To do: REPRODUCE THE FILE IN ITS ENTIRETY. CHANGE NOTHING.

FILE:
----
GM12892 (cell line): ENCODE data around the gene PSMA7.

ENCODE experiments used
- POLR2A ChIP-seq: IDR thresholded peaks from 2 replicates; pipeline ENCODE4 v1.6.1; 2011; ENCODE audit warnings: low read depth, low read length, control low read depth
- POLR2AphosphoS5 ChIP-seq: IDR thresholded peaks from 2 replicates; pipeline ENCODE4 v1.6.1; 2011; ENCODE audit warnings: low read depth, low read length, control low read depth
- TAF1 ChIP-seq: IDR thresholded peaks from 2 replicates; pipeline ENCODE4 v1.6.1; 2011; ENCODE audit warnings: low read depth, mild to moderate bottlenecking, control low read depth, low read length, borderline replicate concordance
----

GM12892 (cell line): ENCODE data around the gene PSMA7.

ENCODE experiments used
- POLR2A ChIP-seq: IDR thresholded peaks from 2 replicates; pipeline ENCODE4 v1.6.1; 2011; ENCODE audit warnings: low read depth, low read length, control low read depth
- POLR2AphosphoS5 ChIP-seq: IDR thresholded peaks from 2 replicates; pipeline ENCODE4 v1.6.1; 2011; ENCODE audit warnings: low read depth, low read length, control low read depth
- TAF1 ChIP-seq: IDR thresholded peaks from 2 replicates; pipeline ENCODE4 v1.6.1; 2011; ENCODE audit warnings: low read depth, mild to moderate bottlenecking, control low read depth, low read length, borderline replicate concordance